"In June, Charlie Whiting inspected the circuit and reconfirmed a first grade licence which expires in June 2017," he revealed.

"That means (Imola) has all the technical requirements to accommodate any FIA race, including formula one," Benvenuti added.

The report, however, said there is no chance Imola will be returning to the calendar any time soon.

"It is not a problem of infrastructure, but the costs that would be incurred in hosting a grand prix," said Benvenuti.

"In the current context, no circuit is able to meet these costs without the support of political institutions or generous sponsors," he added.

"It is my belief that formula one should think again, taking into account the changed economic conditions and the risk that none of the race tracks that created the very myth of F1 will be there anymore."

Rosberg predicts more Mercedes dominance
(GMM) Nico Rosberg has tipped another season of F1 superiority for Mercedes.

Last year, as the turbo V6 era dawned, the German driver and his teammate, the new reigning champion Lewis Hamilton, duelled for the title in a battle rarely challenged by any rivals.

And now, as the sport enters its second year under essentially the same regulations, Rosberg is predicting more of the same silver-wash.

"Without having even sat in the new car, I certainly believe that," he told the German newspaper Bild.

"I am very optimistic and believe it will again be a duel between Lewis and me."

Rosberg thinks grandee rivals like Ferrari and McLaren-Honda are not yet ready to take on Mercedes, instead predicting a "year of development" for them.

"I see Williams and Red Bull as the strongest competitors," he revealed.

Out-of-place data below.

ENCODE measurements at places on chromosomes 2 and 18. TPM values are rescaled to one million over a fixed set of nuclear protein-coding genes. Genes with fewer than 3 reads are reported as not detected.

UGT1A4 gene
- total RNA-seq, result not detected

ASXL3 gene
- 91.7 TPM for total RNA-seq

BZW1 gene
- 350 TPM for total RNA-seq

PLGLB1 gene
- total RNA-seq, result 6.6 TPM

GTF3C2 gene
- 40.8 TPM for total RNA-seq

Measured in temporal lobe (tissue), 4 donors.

Not even quadruple world champion Sebastian Vettel, said Rosberg, can be a silver bullet for Ferrari.

"Ferrari is Ferrari," he admitted, "and you should never write them off.

"But while I don't want to sound arrogant, I think it will be Sebastian more often than not looking only at my rear light.

"First he has to find the right chemistry between himself and his engineers, and Ferrari cannot go from where it was in 2014 to be the best team overnight. It took us five years," said Rosberg.

Finally, regarding his difficult relationship with teammate Hamilton, Rosberg admitted that looking at photos from the Abu Dhabi finale "still hurts".

But they have re-established some contact over the winter, Rosberg revealed.

"A little bit. We have been exchanging dog photos with one another," smiled the German, whose new wife Vivian was gifted a Labrador puppy some weeks ago.

Mexico on schedule for 2015 return
(GMM) Organisers of this year's revived Mexican grand prix have announced they are on course to bounce back into formula one in November.

The country has been missing from the calendar since 1992, but the very same Hermanos Rodriguez circuit in Mexico City is currently being rejuvenated for its 2015 return.

"The demolition of the pits is finished," Christian Epp, a director working with F1 circuit designer Hermann Tilke's company, told the Spanish news agency EFE.

"We are halfway through the construction in that area and 60 per cent is ready," he revealed.

"In early March we will put down the asphalt, which is scheduled to be completed in late July," added Epp, who said work on the media centre begins next week.

"We are attacking the work on several fronts, it's going very well and we feel comfortable about the time frame," he said, also revealing that Charlie Whiting visited the site in December.